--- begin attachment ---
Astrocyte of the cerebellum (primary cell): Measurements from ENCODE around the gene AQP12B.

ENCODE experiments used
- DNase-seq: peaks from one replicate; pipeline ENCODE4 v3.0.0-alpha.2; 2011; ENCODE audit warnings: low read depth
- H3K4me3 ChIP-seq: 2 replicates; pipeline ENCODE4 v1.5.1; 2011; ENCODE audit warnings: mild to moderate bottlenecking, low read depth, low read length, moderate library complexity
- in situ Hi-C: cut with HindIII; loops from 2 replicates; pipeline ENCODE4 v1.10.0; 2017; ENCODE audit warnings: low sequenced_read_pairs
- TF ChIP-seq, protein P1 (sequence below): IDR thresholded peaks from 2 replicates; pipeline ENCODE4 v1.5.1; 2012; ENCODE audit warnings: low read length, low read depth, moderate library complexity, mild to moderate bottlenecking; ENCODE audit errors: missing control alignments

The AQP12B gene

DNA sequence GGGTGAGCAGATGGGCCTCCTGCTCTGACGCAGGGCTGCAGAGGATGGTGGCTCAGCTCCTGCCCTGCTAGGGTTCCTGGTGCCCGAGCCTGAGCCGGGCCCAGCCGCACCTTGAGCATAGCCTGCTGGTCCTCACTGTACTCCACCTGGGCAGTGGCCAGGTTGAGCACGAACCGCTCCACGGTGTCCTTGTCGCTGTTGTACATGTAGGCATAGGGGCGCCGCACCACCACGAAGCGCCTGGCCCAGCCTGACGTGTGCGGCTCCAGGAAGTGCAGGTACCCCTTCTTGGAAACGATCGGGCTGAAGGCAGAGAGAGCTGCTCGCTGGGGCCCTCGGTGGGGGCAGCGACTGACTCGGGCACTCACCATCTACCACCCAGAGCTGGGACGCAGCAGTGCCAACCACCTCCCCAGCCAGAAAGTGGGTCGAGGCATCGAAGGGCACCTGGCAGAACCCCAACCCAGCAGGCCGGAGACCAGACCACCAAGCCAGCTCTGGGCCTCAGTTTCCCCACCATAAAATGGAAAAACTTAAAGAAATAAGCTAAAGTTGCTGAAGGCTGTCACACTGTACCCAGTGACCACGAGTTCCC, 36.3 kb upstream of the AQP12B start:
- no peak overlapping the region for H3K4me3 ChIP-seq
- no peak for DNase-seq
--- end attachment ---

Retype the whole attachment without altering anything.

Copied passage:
Astrocyte of the cerebellum (primary cell): Measurements from ENCODE around the gene AQP12B.

ENCODE experiments used
- DNase-seq: peaks from one replicate; pipeline ENCODE4 v3.0.0-alpha.2; 2011; ENCODE audit warnings: low read depth
- H3K4me3 ChIP-seq: 2 replicates; pipeline ENCODE4 v1.5.1; 2011; ENCODE audit warnings: mild to moderate bottlenecking, low read depth, low read length, moderate library complexity
- in situ Hi-C: cut with HindIII; loops from 2 replicates; pipeline ENCODE4 v1.10.0; 2017; ENCODE audit warnings: low sequenced_read_pairs
- TF ChIP-seq, protein P1 (sequence below): IDR thresholded peaks from 2 replicates; pipeline ENCODE4 v1.5.1; 2012; ENCODE audit warnings: low read length, low read depth, moderate library complexity, mild to moderate bottlenecking; ENCODE audit errors: missing control alignments

The AQP12B gene

DNA sequence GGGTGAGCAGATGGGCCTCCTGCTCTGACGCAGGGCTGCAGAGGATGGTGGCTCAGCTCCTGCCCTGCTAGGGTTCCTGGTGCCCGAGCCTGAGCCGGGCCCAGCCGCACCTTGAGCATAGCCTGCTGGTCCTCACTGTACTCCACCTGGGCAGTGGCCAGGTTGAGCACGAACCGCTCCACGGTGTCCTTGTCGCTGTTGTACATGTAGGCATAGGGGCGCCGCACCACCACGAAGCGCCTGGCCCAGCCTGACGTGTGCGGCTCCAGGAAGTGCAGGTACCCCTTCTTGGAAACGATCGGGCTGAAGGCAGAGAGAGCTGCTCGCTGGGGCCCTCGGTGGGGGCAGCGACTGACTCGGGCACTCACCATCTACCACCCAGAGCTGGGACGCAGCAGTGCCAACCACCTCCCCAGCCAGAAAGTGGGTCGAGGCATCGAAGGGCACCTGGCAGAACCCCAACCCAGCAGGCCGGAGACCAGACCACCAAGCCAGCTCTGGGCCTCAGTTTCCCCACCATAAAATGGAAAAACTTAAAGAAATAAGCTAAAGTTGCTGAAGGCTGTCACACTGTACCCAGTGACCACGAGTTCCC, 36.3 kb upstream of the AQP12B start:
- no peak overlapping the region for H3K4me3 ChIP-seq
- no peak for DNase-seq